The RevoLectionary is a lectionary blog written by Irish young adults.

Proper 29: What is Truth?

John 18:33-37 (NRSV)

33 Then Pilate entered the headquarters again, summoned Jesus, and asked him, “Are you the King of the Jews?” 34 Jesus answered, “Do you ask this on your own, or did others tell you about me?” 35 Pilate replied, “I am not a Jew, am I? Your own nation and the chief priests have handed you over to me. What have you done?” 36 Jesus answered, “My kingdom is not from this world. If my kingdom were from this world, my followers would be fighting to keep me from being handed over to the Jews. But as it is, my kingdom is not from here.” 37 Pilate asked him, “So you are a king?” Jesus answered, “You say that I am a king. For this I was born, and for this I came into the world, to testify to the truth. Everyone who belongs to the truth listens to my voice.”


What is truth? 

This passage demonstrates the tricky, manifold ways we miss out on truth, the barriers we ourselves build to experiencing it - beautifully, fully, freely. 

Leaders like Pilate. Herod and the Jewish authorities (who are the ones deciding Jesus’ fate) choose the truth that best serves their social role, that doesn’t affect them on a personal level. They have made their peace with bringing an innocent man to die, but draw the line at ruling themselves out of the party that will happen that evening in the process. 

Both the Jewish leaders and Pilate get caught up in avoidance, passing Jesus back and forth in this short exchange. It creeps into our experience often. I thrive off it. It is one of the symptoms of anxiety, one of the ways we can step out of line with reality, and try and carve our own path. Pilate asks the leaders – “what charges are you bringing against this man?” They neglect to give a straight answer.  They make complicated circles out of the questions they are not brave enough to answer.  

Neither wants to be the person who kills Jesus, one group want him dead, the other is ambivalent. Always ensure you pass on your responsibilities, let your problem become someone else’s, make sure the buck finally stops with someone other than you, as fear grips you tighter. This is a good way to get entangled living somewhere just a few degrees north or south of truth, and stuck there. 

What is truth? 

Pilate asks the question, but he does not stick around long enough for answer. Face to face with Truth embodied, he walks away. 

Like Pilate, I want to ask clever questions, and distract myself soon enough after asking to feel good and clever, but not fulfilled. I am that guy in your English Lit tutorial, who spouts philosophical axioms to distract from the fact he hasn’t read the book. I wonder when was the last time we really focussed on anything long enough to reach a solid conclusion that lit up both our heart and our mind.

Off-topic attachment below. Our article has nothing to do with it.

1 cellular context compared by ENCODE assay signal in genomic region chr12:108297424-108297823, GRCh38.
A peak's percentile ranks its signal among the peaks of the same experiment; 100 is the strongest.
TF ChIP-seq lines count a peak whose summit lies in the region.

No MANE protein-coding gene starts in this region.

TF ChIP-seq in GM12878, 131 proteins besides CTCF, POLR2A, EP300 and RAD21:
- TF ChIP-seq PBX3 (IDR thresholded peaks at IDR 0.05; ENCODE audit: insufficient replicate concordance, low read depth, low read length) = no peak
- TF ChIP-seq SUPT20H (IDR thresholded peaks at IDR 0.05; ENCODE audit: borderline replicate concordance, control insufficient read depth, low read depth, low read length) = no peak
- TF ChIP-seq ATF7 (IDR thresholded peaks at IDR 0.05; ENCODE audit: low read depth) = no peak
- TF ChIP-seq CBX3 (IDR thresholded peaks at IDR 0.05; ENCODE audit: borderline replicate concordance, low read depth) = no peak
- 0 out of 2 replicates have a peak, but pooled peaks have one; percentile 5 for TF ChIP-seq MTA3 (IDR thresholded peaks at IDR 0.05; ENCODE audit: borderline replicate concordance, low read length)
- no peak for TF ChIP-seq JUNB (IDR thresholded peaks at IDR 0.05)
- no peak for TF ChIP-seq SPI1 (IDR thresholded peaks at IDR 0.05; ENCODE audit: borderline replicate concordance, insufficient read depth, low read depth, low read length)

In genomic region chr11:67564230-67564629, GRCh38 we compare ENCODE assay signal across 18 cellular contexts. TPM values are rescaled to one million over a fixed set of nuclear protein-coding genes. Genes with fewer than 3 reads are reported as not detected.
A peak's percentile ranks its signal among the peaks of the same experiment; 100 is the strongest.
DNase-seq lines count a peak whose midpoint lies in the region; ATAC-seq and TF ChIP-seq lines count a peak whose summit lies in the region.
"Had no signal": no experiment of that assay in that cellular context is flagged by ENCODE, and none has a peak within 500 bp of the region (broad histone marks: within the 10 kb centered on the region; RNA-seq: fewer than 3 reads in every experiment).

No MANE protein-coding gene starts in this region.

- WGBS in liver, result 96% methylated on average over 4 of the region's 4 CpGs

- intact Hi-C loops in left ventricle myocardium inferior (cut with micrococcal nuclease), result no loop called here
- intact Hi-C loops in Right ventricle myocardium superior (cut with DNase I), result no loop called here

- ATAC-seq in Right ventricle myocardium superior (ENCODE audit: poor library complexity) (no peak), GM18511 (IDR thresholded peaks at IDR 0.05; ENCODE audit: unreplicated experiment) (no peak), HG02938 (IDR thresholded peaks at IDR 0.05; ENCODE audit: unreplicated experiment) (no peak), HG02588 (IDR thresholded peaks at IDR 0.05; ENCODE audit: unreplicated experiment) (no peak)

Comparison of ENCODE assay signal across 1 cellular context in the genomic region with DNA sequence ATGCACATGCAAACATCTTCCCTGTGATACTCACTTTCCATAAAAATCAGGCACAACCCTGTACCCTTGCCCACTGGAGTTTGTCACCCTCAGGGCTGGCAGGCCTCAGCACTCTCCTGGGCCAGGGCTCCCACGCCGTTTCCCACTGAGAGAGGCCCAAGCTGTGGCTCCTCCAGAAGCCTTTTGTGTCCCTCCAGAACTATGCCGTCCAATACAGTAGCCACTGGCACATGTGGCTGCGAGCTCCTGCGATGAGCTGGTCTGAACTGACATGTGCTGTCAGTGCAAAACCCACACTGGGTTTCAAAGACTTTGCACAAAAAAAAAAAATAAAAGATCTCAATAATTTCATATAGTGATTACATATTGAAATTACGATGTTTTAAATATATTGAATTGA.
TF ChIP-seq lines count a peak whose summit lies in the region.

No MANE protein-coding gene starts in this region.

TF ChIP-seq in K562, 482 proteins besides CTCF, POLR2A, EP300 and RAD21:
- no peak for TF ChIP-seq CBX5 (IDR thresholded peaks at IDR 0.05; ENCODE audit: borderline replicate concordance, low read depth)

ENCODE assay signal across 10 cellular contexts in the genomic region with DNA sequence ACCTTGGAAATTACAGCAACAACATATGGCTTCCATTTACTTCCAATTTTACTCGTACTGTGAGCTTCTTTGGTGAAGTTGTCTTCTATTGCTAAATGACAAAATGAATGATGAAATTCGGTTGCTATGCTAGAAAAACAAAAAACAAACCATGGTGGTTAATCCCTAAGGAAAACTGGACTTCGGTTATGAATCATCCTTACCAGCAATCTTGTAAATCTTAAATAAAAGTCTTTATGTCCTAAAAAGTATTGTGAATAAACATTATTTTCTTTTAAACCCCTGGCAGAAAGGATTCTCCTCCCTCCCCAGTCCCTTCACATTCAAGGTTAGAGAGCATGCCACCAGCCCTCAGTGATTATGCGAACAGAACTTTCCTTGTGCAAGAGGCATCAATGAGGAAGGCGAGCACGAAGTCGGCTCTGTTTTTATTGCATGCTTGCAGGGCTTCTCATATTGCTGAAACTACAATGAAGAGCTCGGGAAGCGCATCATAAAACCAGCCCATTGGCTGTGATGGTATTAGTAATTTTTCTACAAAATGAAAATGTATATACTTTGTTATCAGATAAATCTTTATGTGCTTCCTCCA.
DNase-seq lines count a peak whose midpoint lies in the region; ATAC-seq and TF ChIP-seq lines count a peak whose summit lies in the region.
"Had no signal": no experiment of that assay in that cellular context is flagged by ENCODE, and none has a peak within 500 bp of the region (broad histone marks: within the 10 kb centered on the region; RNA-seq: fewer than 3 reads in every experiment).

What is truth? 

When given a choice, they choose another. Maybe we’d prefer Truth to look a little different please, to speak a little different, to act a little different, to be a little bit more right leaning, or a little more left in persuasion, a little less political, or a little more so. “We’ll have Barabbas, please. You are not the truth we hoped to find.”  I want to meet the truth, not as it was and is since time began, but found in the form that I expect it.

What is truth? 

Are we not fluent in these attempts to fool ourselves, and others, and God? 

All these things hold us in chains just out of reach of a truth we may have already tasted and seen. Most of all I want to be free. Jesus stepped into this captivity described in the chapters surrounding this passage in pursuit of this freedom for us, to lay out truth before us.

All these things hold us in chains just out of reach of a truth we may have already tasted and seen. Most of all I want to be free.

What is truth? 

John places a particular focus on times Jesus spoke about truth. It is a beautiful thread through the narrative of the book. What conclusions does it bring us to? 

Jesus is Truth, Way, Life. Truth comes through Jesus, he is full of it. It is the way to God. 

It brings us into the light. It shows us who we are. It is the key in which we are to worship, with the Holy Spirit as conductor. It legitimises us. It makes us holy. 

It is experienced in real time, in real feelings, like hearts set at rest, like the comfort of words like the way, the truth and the life, when they become to be more than words. Like being free, free indeed.  It is rational in that it is learned too. It is present in what he taught. His word is truth and we are asked to hold to it, tightly. We are witnesses to it – we get to see it, we get to tell it. 

What is truth? 

“My kingdom is not of this world”. Yet here he is, stuck in an earthly palace, trying to explain himself to a man who does not quite care. “You say that I am a king. In fact, the reason I was born and came into the world is to testify to the truth. Everyone on the side of truth listens to me.” We might guess then that truth could be something that has joined heaven and earth, worth heaven coming to earth to share, worth the humiliation; an essential connecting presence that we are invited to partake in.

 “Then you will know the truth and the truth will set you free”. 

May you belong to it. May you be fluent in it. May you be on its side. May you be wild free in it. May your heart be set at rest by it. May you know life in it. May you live by it, walk in it. May you speak it with love. May you know its name. 

Emily Murtagh 2.jpg

Emily Murtagh

Emily is currently working part-time as a youth worker in Kilkenny, having just completed her Masters in Community and Youth Work. She is passionate about tag rugby, proper conversations, dancing, poetry, public transport as a lifestyle choice and seeing people and ideas come together.

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